Jesuit Social Services CEO Julie Edwards recently spoke at a seminar, held at Newman College in the University of Melbourne, to celebrate the first five years of Pope Francis’s ministry.

Jesuit Social Services CEO Julie Edwards (centre) and speakers at the seminar

Julie joined Cardinal Charles Bo SDB (Archbishop of Yangon, Myanmar) and leading Australian theologians and community leaders including Kevin Meese (Catholic Mission), Dr Frank Moloney SDB (Catholic Theological College) and Dr Bruce Duncan CSsR (Yarra Theological Union), to celebrate Pope Francis’s pastoral vision of mercy, justice, love and care.

Julie spoke specifically about Pope Francis and migration issues, highlighting that Pope Francis’ pastoral attention towards concern for migrants and refugees has provided valuable moral leadership and drawn the international community’s attention to its responsibility to care for our most vulnerable people.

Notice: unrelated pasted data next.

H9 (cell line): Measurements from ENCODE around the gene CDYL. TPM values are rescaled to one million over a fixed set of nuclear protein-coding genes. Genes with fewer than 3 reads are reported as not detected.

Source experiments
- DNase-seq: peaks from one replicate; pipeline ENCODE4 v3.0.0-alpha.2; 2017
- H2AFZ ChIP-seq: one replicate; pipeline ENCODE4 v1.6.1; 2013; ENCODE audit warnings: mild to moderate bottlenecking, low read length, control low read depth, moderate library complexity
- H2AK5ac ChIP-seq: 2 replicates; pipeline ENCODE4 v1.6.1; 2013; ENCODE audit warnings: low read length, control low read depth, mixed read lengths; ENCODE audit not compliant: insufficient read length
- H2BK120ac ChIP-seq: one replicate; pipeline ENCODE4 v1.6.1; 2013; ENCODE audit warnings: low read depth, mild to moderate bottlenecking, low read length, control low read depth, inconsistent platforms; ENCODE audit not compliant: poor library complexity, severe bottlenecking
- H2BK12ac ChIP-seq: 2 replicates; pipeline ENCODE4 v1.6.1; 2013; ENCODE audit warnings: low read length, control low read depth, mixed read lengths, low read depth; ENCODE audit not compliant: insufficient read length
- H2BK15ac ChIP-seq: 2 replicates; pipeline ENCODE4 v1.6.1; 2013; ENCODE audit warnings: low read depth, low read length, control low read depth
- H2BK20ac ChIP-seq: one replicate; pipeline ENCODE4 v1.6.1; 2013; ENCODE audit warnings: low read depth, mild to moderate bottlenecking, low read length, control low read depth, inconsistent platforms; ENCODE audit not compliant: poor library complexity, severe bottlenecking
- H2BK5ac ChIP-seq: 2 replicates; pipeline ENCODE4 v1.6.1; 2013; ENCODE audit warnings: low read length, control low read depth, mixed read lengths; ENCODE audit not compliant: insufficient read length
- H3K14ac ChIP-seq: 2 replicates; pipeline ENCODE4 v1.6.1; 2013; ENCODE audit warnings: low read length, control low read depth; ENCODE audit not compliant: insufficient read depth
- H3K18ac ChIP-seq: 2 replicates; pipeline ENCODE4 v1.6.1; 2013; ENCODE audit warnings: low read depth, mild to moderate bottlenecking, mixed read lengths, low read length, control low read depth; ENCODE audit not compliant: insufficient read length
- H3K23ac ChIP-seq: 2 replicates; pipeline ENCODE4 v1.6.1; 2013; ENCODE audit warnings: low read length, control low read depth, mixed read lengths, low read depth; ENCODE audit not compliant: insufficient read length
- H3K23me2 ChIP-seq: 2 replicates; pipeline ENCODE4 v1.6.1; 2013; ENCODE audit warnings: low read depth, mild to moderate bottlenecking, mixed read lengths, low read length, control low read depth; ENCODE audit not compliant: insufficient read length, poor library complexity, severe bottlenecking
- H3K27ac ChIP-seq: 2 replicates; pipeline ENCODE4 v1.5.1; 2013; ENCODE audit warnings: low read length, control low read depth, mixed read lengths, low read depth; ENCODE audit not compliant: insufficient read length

She spoke about Pope Francis’s message for 2018 world day of migrants and refugees, which reminds us that migrants and refugees constitute the most vulnerable members of our communities; as marginalised strangers, they deserve privileged attention on account of our faith.

Julie’s address also drew on how five years of Pope Francis’s papacy has coincided with five years of increasingly punitive measures against newly-arrived migrants, refugees and people seeking asylum here in Australia.

“It is clear we have a long way to go to improve our care for those refugees and people seeking asylum that have travelled to our land by irregular means,” she said.

“Australia continues to place the lives of these refugees and people seeking asylum indefinitely on hold, whether that be offshore in regional processing countries or on temporary protection visas in Australia.

“People seeking asylum in our communities are facing arbitrary cuts in their accommodation and welfare support, leaving many to face destitution and potentially overwhelming our charities and community sector.

“Like Pope Francis, we should be questioning how much we weep for the human tragedy happening before us among the ‘strangers in our land’.”